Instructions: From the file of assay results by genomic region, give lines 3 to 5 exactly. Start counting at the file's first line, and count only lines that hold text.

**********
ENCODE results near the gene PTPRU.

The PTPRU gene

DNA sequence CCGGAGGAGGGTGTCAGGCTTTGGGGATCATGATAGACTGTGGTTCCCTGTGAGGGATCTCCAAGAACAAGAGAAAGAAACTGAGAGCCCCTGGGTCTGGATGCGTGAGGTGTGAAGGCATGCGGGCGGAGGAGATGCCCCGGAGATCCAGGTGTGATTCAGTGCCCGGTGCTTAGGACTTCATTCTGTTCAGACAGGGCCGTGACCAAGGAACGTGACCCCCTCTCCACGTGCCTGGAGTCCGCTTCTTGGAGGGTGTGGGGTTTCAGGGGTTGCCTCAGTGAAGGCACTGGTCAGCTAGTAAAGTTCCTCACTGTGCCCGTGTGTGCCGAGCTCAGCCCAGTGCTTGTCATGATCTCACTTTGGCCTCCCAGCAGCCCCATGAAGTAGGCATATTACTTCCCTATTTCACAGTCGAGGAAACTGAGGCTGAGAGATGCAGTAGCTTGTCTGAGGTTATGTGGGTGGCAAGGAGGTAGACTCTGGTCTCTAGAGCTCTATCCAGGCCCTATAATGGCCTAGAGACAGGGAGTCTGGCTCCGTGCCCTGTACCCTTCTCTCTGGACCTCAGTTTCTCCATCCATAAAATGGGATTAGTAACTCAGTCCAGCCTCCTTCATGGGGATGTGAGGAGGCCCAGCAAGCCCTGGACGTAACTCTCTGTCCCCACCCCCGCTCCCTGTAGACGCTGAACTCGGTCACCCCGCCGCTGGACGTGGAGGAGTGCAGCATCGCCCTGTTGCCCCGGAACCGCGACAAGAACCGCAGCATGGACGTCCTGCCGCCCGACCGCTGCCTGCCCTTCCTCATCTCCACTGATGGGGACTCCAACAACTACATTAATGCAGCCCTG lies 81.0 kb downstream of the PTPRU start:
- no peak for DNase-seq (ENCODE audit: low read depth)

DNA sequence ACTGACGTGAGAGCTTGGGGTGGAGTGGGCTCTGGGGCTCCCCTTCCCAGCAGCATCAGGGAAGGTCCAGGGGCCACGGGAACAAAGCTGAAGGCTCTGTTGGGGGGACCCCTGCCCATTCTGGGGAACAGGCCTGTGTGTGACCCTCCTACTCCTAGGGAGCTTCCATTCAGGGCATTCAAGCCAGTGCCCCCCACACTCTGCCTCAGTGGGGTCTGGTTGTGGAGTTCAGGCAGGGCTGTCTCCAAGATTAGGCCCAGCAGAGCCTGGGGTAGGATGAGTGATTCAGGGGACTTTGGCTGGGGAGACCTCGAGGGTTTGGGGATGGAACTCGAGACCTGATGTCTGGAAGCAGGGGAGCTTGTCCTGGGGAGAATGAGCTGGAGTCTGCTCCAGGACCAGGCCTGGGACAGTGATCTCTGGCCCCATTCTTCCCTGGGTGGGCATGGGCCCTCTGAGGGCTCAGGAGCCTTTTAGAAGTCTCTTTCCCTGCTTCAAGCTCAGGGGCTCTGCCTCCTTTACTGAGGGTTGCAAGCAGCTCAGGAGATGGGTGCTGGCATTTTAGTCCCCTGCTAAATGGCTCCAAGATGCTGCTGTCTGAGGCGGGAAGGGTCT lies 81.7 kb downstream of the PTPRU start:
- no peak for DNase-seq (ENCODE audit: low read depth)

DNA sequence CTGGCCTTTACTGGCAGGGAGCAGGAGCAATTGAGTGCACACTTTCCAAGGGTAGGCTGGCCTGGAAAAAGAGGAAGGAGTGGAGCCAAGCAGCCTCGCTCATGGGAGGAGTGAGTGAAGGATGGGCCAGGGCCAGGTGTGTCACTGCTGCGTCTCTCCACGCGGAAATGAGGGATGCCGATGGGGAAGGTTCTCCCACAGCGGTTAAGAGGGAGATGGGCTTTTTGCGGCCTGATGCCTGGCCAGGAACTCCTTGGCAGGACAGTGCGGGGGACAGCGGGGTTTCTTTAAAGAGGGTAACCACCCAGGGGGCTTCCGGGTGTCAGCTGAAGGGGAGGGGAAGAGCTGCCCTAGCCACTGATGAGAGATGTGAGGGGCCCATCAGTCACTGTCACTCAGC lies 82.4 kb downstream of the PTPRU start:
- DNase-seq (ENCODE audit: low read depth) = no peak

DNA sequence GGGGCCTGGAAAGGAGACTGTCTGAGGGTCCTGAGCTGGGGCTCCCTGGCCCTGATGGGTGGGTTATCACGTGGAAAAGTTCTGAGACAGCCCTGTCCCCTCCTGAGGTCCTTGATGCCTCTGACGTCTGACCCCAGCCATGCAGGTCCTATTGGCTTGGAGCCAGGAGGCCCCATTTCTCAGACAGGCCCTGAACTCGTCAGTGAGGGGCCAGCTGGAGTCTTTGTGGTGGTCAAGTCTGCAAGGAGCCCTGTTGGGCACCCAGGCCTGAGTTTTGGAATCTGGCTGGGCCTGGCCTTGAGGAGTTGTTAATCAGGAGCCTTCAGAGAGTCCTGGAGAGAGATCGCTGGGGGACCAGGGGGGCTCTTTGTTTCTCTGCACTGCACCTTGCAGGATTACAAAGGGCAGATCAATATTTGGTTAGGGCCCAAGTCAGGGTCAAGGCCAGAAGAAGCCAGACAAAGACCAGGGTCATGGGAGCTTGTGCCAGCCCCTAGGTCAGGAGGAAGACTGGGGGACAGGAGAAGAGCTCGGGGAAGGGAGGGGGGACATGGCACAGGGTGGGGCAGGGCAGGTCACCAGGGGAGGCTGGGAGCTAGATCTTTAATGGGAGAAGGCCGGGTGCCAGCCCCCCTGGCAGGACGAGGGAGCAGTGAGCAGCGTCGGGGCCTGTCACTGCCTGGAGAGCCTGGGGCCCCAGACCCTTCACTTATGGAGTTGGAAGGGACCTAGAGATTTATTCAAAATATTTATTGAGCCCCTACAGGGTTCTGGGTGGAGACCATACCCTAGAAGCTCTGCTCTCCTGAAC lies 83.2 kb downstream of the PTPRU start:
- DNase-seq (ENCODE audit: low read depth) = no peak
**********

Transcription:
DNA sequence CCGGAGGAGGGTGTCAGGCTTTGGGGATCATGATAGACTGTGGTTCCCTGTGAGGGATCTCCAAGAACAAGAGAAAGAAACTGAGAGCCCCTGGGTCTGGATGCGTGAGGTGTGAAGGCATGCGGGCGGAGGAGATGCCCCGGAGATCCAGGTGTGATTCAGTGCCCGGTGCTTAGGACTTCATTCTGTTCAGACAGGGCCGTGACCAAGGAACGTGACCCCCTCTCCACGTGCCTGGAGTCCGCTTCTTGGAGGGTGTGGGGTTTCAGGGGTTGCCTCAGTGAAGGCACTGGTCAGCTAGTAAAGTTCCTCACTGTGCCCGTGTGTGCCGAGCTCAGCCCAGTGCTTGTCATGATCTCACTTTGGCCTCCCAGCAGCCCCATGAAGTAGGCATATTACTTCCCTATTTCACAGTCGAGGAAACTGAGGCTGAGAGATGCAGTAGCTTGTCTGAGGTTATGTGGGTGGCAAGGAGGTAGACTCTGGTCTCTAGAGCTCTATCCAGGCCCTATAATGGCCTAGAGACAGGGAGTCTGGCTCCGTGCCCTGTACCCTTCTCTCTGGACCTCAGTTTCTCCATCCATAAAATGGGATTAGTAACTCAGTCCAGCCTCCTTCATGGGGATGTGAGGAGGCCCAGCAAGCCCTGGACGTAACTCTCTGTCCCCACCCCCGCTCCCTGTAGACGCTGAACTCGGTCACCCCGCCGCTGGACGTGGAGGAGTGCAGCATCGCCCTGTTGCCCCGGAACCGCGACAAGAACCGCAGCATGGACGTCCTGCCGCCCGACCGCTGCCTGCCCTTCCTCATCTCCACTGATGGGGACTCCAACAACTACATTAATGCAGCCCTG lies 81.0 kb downstream of the PTPRU start:
- no peak for DNase-seq (ENCODE audit: low read depth)

DNA sequence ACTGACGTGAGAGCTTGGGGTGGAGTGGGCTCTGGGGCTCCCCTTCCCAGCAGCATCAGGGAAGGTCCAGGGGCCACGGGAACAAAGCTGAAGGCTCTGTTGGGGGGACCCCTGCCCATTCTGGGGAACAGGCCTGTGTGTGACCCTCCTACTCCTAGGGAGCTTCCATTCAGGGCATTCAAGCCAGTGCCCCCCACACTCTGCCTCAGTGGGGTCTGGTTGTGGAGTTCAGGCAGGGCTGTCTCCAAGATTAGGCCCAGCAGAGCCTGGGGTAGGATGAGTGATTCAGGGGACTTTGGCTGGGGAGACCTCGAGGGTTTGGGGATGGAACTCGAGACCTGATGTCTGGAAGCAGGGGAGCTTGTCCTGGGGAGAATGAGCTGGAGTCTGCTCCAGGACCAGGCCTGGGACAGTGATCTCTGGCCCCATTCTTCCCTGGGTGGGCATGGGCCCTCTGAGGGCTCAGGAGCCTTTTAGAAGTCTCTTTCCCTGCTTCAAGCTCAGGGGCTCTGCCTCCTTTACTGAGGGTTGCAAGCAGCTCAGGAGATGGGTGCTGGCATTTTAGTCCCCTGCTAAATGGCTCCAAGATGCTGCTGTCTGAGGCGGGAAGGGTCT lies 81.7 kb downstream of the PTPRU start: